QoS or More Bandwidth. Where do you stand?

I keep running into this and I thought it would be an interesting question. Quality of Service is a pretty common network configuration to help with ensuring your voice quality on enterprise networks. I have come across a number of large enterprises (10,000 + endpoints) that have deployed IP telephony and haven’t deployed QoS. They have gone for the approach of keeping the network simple and making sure there is adequate bandwidth.

The benefits of QoS are of course well documented and not just limited to voice. It certainly brings forward a number of points about cost of network to complete QoS over bandwidth upgrades and to what level is voice and video acceptable. Of course the world’s largest network (the Internet) doesn’t support QoS with millions of people using it for voice, video and everything else every day. So what side of the argument do you stand?

Comments welcomed.



  1. There are two sides of this argument really. One is to use the 'throw more bandwidth at it' which you mention above. However, bandwidth is not always cheap, so some companies would rather make the most efficient use of their bandwidth as a cheaper alternative.

  2. Hi Matt,

    Certainly QoS is a way to avoid bandwidth upgrades over the WAN but there is certainly a cost to QoS in network equipement and configuration. Large companies can spend millions in network upgrades and man hours to support QoS. Not that I am against QoS but there is certainly a case for is it the best solution?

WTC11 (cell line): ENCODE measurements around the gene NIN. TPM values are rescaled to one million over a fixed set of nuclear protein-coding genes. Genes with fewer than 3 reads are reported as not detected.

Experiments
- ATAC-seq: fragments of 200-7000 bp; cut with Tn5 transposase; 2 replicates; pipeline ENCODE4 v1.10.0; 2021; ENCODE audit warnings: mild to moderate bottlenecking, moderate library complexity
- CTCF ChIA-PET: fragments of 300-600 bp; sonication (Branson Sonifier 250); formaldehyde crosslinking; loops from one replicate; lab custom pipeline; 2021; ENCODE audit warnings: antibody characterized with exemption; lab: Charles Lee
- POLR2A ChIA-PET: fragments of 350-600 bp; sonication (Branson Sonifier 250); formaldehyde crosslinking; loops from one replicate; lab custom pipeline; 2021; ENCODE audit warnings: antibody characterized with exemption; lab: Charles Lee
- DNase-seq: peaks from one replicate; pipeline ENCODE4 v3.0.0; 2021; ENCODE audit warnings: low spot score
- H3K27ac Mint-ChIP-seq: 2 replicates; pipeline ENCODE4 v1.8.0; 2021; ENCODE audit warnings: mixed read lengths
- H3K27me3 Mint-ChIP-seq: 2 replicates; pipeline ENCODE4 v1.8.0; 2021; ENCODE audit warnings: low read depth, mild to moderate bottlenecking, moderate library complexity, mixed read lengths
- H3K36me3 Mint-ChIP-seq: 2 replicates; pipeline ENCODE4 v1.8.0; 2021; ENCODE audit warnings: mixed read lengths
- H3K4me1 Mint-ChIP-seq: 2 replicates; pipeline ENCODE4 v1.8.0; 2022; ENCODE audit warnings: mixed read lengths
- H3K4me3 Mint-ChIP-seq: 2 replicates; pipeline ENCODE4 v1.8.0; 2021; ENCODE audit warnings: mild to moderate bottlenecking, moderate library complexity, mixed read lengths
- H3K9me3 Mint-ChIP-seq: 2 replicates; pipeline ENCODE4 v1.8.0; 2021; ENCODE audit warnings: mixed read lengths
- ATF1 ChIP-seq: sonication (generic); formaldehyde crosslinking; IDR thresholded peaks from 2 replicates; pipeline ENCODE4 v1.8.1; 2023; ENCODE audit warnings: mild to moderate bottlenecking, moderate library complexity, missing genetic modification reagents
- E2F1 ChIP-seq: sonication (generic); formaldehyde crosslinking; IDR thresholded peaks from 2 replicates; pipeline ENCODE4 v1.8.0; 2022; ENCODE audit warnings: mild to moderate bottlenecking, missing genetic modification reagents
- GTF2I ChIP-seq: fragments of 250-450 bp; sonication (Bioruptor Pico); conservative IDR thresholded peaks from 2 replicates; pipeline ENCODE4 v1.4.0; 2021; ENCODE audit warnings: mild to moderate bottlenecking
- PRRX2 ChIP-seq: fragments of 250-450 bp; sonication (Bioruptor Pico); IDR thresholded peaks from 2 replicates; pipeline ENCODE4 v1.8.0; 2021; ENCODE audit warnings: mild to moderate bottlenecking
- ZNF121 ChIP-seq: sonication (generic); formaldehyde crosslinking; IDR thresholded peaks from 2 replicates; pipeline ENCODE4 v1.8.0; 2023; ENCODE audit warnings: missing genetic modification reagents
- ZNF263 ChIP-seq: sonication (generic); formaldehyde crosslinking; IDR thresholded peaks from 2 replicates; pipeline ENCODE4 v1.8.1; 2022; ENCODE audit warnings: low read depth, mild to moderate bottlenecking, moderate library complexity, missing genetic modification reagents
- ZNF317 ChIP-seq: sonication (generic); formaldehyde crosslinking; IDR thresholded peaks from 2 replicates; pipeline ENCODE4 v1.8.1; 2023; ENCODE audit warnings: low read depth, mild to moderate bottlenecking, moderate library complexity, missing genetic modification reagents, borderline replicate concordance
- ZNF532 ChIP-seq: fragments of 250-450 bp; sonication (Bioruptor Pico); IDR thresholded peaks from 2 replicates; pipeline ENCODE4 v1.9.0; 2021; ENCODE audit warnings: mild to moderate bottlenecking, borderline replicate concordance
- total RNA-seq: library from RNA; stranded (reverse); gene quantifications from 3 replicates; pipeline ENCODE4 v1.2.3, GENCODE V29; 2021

3. For a small or medium company (<500 users) it is likely impossible to invest into QoS capable network devices, find an ISP that offers MPLS, pay the monthly price of such a connection.

    What you can do, is to upgrade your internet connection with additional megabits. However, without any basic traffic management, that bandwidth will be used immediately by web traffic, p2p etc.. So it is not really a solution, some kind of QoS is needed on the edge of your network.

  4. I agree with Matt, I dont think there will be one answer that fits all so to speak. I think every client and every situation will be different. For example, there may be global companies in areas of the world that bandwidth is a hefty premium, others where bandwidth is much cheaper. Now I do think with the efficiency of the traffic, the matter of which QoS is deployed and designed has changed as where is used to be that QoS was an automatic recommendation for large scale voice deployments where now QoS is not the automatic recommendation where the management of the bandwidth has to be part of the overall solution and deployment.

  5. "Large" enterprises that are mature are likely to already have been on the path to QoS for other reasons besides VoIP.

    Network QoS capabilities are not a new tool for engineers, they have just evolved to be either more powerful (you could read complex I guess) to more automated.

    Bandwidth is still a cost item, no matter what your source (MPLS, ISP, etc) and I don't know of a single large "enterprise" that is happy to increase an operational cost as opposed to finding mechanisms to keep run rates flow or trending down.

    As stated by Mark, the answer lies somewhere in between. There are portions of enterprise networks that QoS is not going to be a necessity because of the infrastructure and there will be within the same enterprise situations that QoS must be present because its not cost effective or even technically possible to just "throw bandwidth" at the problem.


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